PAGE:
Goodreads helps you keep track of books you want to read.
Start by marking “Knitting Heaven and Earth: Healing the Heart with Craft” as Want to Read:
Knitting Heaven and Earth: Healing the Heart with Craft
Enlarge cover
Rate this book
Clear rating
Open Preview

Knitting Heaven and Earth: Healing the Heart with Craft

3.76 of 5 stars 3.76  ·  rating details  ·  74 ratings  ·  7 reviews
From the author of the modern classic The Knitting Sutra comes an inspiring and colorful narrative on knitting through one’s darkest hours.

Susan Gordon Lydon’s groundbreaking book The Knitting Sutra offered a new way for knitters to look at their craft—as a healing and meditative endeavor instead of a granny hobby or an indulgent pastime. The first book without knitting pa
Paperback, 256 pages
Published June 14th 2005 by Potter Craft
more details... edit details

Friend Reviews

To see what your friends thought of this book, please sign up.

Reader Q&A

To ask other readers questions about Knitting Heaven and Earth, please sign up.

Be the first to ask a question about Knitting Heaven and Earth

This book is not yet featured on Listopia. Add this book to your favorite list »

Community Reviews

(showing 1-30 of 136)
filter  |  sort: default (?)  |  rating details
Knitting Heaven and Earth is an exploration of crafting as a healing force as told by Susan Gordon Lydon, the author of The Knitting Sutra. In it, Lydon discusses crafting (but most specifically, knitting) as an activity strongly associated with life’s transitions. She wrote about knitting for birth and knitting for illness, heartbreak and death.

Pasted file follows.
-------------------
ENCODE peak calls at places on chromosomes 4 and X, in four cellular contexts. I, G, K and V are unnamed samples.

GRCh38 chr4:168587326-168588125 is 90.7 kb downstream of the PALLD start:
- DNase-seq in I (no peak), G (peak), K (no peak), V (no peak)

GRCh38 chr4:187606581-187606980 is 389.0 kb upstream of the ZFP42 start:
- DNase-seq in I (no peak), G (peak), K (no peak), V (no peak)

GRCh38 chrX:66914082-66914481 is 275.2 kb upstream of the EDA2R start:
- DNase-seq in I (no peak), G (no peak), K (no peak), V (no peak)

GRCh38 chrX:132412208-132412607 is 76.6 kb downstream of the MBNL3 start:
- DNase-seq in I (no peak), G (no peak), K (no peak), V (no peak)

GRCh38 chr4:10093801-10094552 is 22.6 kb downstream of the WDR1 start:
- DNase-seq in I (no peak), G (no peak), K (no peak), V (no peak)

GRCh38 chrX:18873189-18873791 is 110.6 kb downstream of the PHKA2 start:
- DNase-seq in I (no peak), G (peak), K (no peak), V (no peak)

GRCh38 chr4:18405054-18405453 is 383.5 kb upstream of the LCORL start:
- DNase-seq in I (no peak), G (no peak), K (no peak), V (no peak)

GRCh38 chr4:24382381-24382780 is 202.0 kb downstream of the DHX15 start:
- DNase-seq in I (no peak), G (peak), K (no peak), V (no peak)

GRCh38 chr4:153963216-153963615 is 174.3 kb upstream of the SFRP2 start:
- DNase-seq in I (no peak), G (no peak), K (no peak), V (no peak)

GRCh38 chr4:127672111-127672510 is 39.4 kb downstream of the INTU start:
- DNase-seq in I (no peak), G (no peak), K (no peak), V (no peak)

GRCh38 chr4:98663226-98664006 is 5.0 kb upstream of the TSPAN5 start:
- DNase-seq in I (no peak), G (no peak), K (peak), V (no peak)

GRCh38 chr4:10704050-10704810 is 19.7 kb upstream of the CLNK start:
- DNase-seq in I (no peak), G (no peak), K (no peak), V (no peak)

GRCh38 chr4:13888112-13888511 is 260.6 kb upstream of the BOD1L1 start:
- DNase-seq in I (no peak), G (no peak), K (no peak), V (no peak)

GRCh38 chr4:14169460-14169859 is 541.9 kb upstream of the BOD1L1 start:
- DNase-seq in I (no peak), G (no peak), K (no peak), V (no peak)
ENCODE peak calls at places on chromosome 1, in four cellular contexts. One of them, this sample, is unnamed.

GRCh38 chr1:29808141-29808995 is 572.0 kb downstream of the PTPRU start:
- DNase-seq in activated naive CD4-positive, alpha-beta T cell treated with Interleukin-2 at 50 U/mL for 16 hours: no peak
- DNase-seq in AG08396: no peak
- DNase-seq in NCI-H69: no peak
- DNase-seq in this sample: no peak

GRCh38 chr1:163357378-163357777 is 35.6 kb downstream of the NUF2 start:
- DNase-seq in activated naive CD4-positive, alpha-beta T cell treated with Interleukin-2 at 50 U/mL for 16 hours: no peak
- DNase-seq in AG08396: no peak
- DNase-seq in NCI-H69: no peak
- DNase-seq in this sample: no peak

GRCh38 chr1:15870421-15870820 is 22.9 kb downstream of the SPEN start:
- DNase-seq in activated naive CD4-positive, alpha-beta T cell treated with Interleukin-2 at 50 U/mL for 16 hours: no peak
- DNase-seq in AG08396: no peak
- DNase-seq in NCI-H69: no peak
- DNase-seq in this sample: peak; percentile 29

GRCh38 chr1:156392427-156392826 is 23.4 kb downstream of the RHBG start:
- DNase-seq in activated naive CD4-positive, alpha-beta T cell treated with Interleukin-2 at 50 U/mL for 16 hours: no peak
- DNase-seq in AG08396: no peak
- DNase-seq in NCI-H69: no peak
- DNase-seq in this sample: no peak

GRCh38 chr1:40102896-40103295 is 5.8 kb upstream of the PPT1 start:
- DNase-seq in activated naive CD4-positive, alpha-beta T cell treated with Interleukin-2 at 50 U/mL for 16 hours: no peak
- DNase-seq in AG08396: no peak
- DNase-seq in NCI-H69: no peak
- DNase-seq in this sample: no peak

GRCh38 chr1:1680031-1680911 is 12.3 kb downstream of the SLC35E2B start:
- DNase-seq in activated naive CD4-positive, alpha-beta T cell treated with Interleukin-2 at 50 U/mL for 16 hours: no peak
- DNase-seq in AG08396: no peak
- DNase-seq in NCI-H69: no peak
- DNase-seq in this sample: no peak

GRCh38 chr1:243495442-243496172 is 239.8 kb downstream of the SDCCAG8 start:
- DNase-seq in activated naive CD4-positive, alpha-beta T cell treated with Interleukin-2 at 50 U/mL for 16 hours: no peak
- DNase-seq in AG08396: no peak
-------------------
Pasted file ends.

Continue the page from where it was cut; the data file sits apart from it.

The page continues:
In one section of the book, the sweater she knitted as gift for a dear friend struggling with mental illness and depression became a comfort to those l
Sep 07, 2007 Knitology added it
Shelves: non-fiction
With Knitting Heaven and Earth, Lydon again breaks new ground, this time following the emotional ties that become bound up in her handicrafts when a series of wrenching events—a heartbreaking romance, the death of her father, a devastating diagnosis of breast cancer—leave her reeling. Through it all, Lydon finds new reserves of strength in knitting, in the skeins of sumptuous yarn and colorful thread that help her make sense of the trials of the heart.
This was an extremely personal read. At times, I felt as if I was reading the author's private journal. The parallels between her life and things that have happened to me in the past year hit very close to home. Reading it was very cathartic. I was said to learn that the author passed away in 2005.
Stephanie Osterhout
I read this when my mother was dying from cancer. I knit a lot and it touched me when the author spoke of knitting certain things for certain occasions and how that item can bring back so many memories.
I really enjoy Susan Gordon Lydon's writing, and the honesty with which she tells about her journey.
Ami Stearns
This book was so sad I almost couldn't get through it.
struck me to the core
Mindy marked it as to-read
Dec 04, 2014
Melanie marked it as to-read
Oct 27, 2014
Lori marked it as to-read
Jul 31, 2014
Allison marked it as to-read
Jul 02, 2014
Jenny Houle
Jenny Houle marked it as to-read
Jun 04, 2014
aili added it
Feb 18, 2014
Nigel Syin
Nigel Syin marked it as to-read
Dec 17, 2013
A.H. Haar
A.H. Haar marked it as to-read
Aug 24, 2013
Amy Parsons
Amy Parsons marked it as to-read
Aug 09, 2013
Kimberly marked it as to-read
Aug 08, 2013
« previous 1 3 4 5 next »
There are no discussion topics on this book yet. Be the first to start one »
The Knitting Sutra: Craft as a Spiritual Practice Take the Long Way Home: Memoirs of a Survivor

Share This Book